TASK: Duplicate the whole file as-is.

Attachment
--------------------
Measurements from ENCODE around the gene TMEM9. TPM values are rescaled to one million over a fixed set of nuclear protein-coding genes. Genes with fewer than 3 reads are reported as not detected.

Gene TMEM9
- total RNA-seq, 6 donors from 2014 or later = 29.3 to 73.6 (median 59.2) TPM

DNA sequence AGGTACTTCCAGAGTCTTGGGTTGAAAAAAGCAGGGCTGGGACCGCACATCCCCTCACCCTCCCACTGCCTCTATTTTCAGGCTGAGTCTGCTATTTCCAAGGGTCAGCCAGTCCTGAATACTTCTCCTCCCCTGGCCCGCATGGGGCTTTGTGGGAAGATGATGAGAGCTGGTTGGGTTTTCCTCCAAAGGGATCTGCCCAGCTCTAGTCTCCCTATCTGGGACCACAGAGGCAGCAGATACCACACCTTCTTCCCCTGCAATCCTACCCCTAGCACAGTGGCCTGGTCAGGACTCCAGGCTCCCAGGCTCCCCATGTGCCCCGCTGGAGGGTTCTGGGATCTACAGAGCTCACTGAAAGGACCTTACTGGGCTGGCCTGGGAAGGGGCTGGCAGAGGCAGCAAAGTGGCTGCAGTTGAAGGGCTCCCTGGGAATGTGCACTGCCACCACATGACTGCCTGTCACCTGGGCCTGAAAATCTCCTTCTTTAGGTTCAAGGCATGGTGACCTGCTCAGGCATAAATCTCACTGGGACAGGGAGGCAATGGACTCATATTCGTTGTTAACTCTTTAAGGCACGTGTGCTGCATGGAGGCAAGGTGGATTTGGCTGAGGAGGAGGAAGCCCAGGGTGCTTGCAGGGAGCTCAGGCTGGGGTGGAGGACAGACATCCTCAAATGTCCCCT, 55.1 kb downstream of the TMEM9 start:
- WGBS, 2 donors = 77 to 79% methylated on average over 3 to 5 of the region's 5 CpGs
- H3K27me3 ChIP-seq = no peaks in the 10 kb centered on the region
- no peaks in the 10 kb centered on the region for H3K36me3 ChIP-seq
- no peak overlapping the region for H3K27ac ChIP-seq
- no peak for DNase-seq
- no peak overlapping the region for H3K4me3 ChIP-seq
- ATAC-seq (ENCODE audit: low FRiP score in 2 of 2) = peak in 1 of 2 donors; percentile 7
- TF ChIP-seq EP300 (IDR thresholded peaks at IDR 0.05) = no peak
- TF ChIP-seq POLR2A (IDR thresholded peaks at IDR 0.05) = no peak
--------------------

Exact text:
Measurements from ENCODE around the gene TMEM9. TPM values are rescaled to one million over a fixed set of nuclear protein-coding genes. Genes with fewer than 3 reads are reported as not detected.

Gene TMEM9
- total RNA-seq, 6 donors from 2014 or later = 29.3 to 73.6 (median 59.2) TPM

DNA sequence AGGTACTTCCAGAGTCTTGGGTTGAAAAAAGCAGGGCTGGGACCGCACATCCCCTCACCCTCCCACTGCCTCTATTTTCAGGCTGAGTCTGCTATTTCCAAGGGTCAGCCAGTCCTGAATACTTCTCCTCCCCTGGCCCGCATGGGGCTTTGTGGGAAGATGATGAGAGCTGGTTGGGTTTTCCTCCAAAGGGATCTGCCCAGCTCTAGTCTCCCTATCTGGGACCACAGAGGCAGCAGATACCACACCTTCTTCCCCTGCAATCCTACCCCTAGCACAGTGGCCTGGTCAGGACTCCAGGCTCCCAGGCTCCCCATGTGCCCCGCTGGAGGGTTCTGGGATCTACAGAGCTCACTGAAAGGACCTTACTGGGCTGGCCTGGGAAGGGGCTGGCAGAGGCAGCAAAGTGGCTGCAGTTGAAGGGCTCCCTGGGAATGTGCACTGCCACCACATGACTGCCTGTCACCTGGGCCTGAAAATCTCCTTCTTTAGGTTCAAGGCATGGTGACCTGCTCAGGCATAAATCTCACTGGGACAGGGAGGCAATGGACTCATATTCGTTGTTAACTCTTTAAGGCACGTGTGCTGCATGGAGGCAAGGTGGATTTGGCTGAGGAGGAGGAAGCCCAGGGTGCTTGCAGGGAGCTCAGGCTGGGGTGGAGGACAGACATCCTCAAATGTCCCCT, 55.1 kb downstream of the TMEM9 start:
- WGBS, 2 donors = 77 to 79% methylated on average over 3 to 5 of the region's 5 CpGs
- H3K27me3 ChIP-seq = no peaks in the 10 kb centered on the region
- no peaks in the 10 kb centered on the region for H3K36me3 ChIP-seq
- no peak overlapping the region for H3K27ac ChIP-seq
- no peak for DNase-seq
- no peak overlapping the region for H3K4me3 ChIP-seq
- ATAC-seq (ENCODE audit: low FRiP score in 2 of 2) = peak in 1 of 2 donors; percentile 7
- TF ChIP-seq EP300 (IDR thresholded peaks at IDR 0.05) = no peak
- TF ChIP-seq POLR2A (IDR thresholded peaks at IDR 0.05) = no peak